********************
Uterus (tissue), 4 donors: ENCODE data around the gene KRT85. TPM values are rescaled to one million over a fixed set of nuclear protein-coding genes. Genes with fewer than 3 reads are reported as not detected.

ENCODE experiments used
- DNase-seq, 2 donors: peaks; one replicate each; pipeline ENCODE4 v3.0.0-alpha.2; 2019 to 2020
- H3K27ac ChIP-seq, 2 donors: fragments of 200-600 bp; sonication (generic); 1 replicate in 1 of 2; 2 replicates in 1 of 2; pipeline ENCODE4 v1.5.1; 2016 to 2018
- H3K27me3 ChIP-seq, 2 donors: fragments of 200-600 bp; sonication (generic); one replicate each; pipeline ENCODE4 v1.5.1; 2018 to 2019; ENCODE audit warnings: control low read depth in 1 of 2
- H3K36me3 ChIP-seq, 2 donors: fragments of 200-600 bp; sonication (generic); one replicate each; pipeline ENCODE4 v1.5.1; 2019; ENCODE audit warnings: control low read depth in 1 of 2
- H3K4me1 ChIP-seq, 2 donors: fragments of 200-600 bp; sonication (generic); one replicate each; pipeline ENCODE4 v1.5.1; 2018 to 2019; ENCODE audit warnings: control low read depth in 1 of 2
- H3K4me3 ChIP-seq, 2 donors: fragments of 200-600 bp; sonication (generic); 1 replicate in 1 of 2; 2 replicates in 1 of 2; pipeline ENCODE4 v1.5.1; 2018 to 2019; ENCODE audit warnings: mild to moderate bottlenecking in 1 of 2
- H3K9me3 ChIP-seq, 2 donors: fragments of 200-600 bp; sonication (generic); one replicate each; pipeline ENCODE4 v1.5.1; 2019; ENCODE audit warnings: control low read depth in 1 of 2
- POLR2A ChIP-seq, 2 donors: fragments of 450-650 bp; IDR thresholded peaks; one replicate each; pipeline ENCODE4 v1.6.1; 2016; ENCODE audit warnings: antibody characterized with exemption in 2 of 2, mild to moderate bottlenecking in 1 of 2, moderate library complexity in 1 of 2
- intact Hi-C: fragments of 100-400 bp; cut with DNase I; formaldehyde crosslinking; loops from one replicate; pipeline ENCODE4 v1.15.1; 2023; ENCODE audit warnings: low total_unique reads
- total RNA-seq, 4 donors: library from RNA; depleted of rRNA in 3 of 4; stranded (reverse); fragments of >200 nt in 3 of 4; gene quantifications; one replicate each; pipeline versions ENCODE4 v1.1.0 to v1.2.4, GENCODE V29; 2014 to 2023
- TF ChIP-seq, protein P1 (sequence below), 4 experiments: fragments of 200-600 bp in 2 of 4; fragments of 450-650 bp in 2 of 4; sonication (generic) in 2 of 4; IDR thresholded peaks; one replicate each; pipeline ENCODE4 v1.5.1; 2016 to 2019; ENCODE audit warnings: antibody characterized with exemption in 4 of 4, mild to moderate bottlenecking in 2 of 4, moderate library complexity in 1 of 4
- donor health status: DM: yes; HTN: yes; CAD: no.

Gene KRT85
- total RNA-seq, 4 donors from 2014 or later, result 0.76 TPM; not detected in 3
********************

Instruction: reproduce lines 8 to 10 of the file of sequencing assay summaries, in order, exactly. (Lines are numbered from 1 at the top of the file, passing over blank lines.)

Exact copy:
- H3K4me3 ChIP-seq, 2 donors: fragments of 200-600 bp; sonication (generic); 1 replicate in 1 of 2; 2 replicates in 1 of 2; pipeline ENCODE4 v1.5.1; 2018 to 2019; ENCODE audit warnings: mild to moderate bottlenecking in 1 of 2
- H3K9me3 ChIP-seq, 2 donors: fragments of 200-600 bp; sonication (generic); one replicate each; pipeline ENCODE4 v1.5.1; 2019; ENCODE audit warnings: control low read depth in 1 of 2
- POLR2A ChIP-seq, 2 donors: fragments of 450-650 bp; IDR thresholded peaks; one replicate each; pipeline ENCODE4 v1.6.1; 2016; ENCODE audit warnings: antibody characterized with exemption in 2 of 2, mild to moderate bottlenecking in 1 of 2, moderate library complexity in 1 of 2